These captive insurers were established long before the DIFC and similar free economic zones, such as the Abu Dhabi Global Market and Qatar Financial Centre, were created. That meant Middle Eastern parents were forced to call other regions homes to their captives.
The changing regulatory framework now makes Dubai a potentially smarter solution for companies based in the region. For a company based in Riyadh, for example, Dubai offers not only geographic proximity—two hours by plane compared to nearly a day to get to Bermuda or Grand Cayman—but cultural synergy as well.
Setting up shop in the DIFC can also be advantageous because of its development over the last two decades as a regional reinsurance hub. Major re/insurers and several Lloyd’s syndicates have a significant presence in Dubai, providing meaningful access to reinsurance capacity for Dubai-based captives.
Dubai could also prove attractive as a captive domicile for companies headquartered outside the region, particularly those with oil and gas interests. A number of energy companies based in the US, for example, have sizable workforces in Egypt, the UAE, Saudi Arabia, and other oil-rich countries in the Middle East and North Africa. The Persian Gulf’s strategic location could also prove beneficial to potential cargo and shipping industry captive owners headquartered or with interests in Europe, sub-Saharan Africa, and eastern Asia.
Working with the right advisor
For companies based in the region or elsewhere, setting up a captive in the DIFC could be an attractive proposition and a more efficient way to source risk capital. But launching a captive can include several steps.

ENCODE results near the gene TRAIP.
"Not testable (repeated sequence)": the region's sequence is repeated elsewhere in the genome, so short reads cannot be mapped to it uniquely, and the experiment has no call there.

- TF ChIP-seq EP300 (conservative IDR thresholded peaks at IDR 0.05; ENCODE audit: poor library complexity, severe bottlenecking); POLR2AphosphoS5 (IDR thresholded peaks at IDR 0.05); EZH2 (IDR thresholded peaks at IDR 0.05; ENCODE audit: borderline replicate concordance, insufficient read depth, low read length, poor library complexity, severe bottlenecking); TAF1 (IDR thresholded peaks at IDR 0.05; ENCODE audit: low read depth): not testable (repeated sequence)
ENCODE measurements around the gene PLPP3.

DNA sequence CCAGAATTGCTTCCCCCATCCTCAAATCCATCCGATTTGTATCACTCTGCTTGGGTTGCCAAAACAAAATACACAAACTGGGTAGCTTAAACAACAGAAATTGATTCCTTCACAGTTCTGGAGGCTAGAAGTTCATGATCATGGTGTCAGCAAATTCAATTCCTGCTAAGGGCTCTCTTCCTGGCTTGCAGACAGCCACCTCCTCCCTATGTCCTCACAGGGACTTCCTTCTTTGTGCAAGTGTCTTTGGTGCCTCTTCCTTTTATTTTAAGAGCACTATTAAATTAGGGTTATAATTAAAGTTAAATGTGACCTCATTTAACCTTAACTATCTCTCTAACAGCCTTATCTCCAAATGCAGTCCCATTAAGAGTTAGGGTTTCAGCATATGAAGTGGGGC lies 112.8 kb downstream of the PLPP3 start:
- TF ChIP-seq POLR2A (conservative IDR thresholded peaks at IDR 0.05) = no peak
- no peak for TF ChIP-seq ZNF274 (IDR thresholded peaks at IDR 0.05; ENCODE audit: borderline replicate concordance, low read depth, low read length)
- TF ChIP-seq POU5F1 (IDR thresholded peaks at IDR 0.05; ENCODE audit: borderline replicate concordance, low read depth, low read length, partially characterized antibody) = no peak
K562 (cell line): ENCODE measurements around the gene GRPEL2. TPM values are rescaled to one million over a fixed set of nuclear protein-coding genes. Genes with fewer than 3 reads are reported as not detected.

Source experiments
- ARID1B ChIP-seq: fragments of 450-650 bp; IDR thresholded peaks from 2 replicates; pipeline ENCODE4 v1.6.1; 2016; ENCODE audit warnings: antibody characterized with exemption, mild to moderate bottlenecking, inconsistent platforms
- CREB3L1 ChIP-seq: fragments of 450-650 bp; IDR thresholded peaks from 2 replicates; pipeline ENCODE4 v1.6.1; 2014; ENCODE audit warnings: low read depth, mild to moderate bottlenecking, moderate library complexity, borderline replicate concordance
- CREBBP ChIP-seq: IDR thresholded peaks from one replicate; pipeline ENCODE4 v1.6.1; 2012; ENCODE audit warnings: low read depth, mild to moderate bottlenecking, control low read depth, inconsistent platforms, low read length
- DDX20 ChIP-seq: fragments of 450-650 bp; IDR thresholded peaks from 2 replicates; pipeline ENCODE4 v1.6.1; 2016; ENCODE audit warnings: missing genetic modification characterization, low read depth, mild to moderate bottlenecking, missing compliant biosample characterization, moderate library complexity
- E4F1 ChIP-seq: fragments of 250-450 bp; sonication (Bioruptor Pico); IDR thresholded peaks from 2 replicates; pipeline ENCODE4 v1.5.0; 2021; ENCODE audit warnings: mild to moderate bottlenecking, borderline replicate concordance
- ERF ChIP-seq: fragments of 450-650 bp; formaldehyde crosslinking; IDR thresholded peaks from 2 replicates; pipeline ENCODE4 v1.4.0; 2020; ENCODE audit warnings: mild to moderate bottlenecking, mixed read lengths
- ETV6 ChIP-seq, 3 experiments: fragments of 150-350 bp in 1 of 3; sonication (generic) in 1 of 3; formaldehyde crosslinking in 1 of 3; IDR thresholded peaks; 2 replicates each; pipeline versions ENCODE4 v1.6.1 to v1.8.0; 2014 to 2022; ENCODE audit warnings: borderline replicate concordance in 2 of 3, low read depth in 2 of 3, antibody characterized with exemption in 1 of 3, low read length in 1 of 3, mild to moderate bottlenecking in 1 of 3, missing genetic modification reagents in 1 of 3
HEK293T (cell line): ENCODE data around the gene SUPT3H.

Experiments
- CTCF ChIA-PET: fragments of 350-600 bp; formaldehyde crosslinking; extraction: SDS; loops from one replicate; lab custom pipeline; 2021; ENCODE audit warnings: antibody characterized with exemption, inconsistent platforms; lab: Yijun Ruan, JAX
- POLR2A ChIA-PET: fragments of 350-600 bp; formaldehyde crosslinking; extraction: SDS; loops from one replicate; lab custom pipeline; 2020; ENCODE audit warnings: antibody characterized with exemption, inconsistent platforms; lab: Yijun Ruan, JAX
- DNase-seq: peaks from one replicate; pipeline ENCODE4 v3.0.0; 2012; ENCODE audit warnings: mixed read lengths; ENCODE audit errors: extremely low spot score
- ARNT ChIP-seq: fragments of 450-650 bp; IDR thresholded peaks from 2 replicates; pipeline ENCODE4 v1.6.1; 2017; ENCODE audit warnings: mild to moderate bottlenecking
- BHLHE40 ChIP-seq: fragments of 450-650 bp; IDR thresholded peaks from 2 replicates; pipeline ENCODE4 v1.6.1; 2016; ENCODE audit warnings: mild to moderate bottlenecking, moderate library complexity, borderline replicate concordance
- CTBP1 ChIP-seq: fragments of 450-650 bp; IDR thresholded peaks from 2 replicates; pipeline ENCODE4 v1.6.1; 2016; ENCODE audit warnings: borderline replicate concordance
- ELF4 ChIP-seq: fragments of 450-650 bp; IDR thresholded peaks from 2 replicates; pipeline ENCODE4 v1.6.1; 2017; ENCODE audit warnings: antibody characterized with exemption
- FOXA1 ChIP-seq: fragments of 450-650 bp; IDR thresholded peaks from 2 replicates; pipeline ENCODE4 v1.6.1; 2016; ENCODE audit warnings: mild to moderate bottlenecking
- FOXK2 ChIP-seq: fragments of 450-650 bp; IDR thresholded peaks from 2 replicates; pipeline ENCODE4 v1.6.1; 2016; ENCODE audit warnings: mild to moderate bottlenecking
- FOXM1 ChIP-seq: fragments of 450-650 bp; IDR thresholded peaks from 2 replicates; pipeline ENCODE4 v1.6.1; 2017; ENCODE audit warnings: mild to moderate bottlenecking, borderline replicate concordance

The first item on the agenda for companies considering a captive is to conduct a feasibility study. An experienced captive advisor can oversee this process, which includes an actuarial analysis of existing programs, modelling of claims and premiums, and more—all of which can help determine whether a captive is a viable solution for an individual company.
The feasibility study’s output can then serve as the basis for regulatory business plan. Before granting a licence for a captive, regulators in all domiciles—including Dubai—will expect to receive such a plan, which provides information on the parent company, which lines of coverage the captive will write, and premium and claims projections. Regulators will also expect to learn about how the captive will verify regulatory compliance; they’ll want to see compliance manuals and monitoring plans, reserving policies, outlines of anti-money laundering/know your customer efforts, director training plans, and more.
Navigating this process could be complex and time-consuming, which makes it all the more important for captive parents to choose the right advisor.
It’s especially vital to work with an advisor that has experience in launching captives. Working with an advisor that has gone through the process before can help you avoid potential pitfalls and implement best practices followed by other parents.
Choosing an advisor that understands the terrain of the Middle East, including familiarity and relationships with regulators, can help to streamline the process and enable you to get the most out of your captive.
Ronny Vellekoop is head of Marsh’s Dubai office. He can be contacted at: email@example.com